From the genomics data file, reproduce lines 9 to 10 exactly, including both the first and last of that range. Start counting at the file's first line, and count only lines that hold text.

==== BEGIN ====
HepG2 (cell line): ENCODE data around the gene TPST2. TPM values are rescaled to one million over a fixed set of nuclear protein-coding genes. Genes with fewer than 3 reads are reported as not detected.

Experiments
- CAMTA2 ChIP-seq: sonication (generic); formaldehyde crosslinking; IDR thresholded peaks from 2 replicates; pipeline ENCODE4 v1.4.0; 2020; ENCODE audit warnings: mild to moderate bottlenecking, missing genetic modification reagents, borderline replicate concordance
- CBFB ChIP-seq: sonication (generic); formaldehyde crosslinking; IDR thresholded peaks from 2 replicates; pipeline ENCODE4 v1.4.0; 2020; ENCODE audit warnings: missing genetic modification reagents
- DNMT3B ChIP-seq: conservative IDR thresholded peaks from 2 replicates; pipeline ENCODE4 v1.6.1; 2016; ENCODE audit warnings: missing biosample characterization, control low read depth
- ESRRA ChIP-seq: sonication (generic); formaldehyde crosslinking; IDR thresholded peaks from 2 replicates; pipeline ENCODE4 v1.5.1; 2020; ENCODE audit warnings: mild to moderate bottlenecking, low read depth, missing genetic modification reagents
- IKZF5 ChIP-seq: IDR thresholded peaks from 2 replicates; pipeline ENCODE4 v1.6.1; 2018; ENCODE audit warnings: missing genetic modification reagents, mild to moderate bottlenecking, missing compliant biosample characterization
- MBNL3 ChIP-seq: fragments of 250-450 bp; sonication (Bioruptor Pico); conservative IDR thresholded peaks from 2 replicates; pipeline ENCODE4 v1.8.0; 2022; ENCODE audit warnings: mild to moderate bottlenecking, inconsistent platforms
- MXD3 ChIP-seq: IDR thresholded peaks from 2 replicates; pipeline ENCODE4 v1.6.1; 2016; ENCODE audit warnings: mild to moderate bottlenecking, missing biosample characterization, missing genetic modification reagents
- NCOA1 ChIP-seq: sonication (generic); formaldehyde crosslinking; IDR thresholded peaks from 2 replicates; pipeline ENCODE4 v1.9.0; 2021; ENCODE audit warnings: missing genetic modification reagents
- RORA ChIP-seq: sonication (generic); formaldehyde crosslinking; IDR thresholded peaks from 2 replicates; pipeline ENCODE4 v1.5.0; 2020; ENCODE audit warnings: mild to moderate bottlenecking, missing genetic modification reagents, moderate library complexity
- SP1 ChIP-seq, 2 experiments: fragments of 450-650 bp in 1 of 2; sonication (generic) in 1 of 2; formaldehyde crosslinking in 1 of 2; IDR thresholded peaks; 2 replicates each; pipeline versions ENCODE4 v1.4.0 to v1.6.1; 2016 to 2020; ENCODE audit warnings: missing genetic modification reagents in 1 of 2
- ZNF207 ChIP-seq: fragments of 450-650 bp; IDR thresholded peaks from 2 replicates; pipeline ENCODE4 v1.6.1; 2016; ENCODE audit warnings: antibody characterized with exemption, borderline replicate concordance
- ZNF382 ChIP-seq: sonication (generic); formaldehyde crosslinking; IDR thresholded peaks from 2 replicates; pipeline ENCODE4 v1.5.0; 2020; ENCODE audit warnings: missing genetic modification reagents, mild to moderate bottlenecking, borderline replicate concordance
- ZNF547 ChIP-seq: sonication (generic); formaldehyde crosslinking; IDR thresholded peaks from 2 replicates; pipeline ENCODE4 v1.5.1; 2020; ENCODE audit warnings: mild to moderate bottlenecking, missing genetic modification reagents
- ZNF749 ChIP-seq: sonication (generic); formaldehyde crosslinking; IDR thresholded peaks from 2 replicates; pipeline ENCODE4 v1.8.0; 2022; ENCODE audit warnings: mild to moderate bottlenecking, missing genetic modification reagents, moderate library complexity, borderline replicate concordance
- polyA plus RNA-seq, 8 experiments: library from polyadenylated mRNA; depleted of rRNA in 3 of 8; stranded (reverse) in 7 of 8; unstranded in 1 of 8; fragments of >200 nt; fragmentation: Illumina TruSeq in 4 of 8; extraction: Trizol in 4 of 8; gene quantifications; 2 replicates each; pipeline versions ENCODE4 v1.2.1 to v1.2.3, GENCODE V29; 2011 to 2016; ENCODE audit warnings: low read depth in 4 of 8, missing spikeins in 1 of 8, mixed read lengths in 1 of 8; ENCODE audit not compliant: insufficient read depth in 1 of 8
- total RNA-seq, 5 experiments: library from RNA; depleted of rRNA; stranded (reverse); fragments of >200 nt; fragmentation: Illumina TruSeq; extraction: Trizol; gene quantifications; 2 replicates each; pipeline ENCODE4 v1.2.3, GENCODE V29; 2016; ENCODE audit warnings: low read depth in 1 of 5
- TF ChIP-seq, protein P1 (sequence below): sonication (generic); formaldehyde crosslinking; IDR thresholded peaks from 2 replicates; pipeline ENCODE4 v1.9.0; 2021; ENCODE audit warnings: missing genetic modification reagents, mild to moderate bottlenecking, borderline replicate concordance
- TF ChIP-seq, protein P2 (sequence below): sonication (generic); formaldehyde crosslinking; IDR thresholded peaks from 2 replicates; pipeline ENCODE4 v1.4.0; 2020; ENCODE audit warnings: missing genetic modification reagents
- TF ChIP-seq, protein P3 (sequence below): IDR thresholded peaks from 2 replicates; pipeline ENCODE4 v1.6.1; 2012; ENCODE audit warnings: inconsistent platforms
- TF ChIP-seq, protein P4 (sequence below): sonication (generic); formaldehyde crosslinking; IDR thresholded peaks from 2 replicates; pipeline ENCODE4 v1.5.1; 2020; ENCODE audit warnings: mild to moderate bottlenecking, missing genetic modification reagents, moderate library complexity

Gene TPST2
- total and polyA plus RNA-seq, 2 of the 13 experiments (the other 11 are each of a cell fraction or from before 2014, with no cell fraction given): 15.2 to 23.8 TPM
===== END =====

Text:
- MXD3 ChIP-seq: IDR thresholded peaks from 2 replicates; pipeline ENCODE4 v1.6.1; 2016; ENCODE audit warnings: mild to moderate bottlenecking, missing biosample characterization, missing genetic modification reagents
- NCOA1 ChIP-seq: sonication (generic); formaldehyde crosslinking; IDR thresholded peaks from 2 replicates; pipeline ENCODE4 v1.9.0; 2021; ENCODE audit warnings: missing genetic modification reagents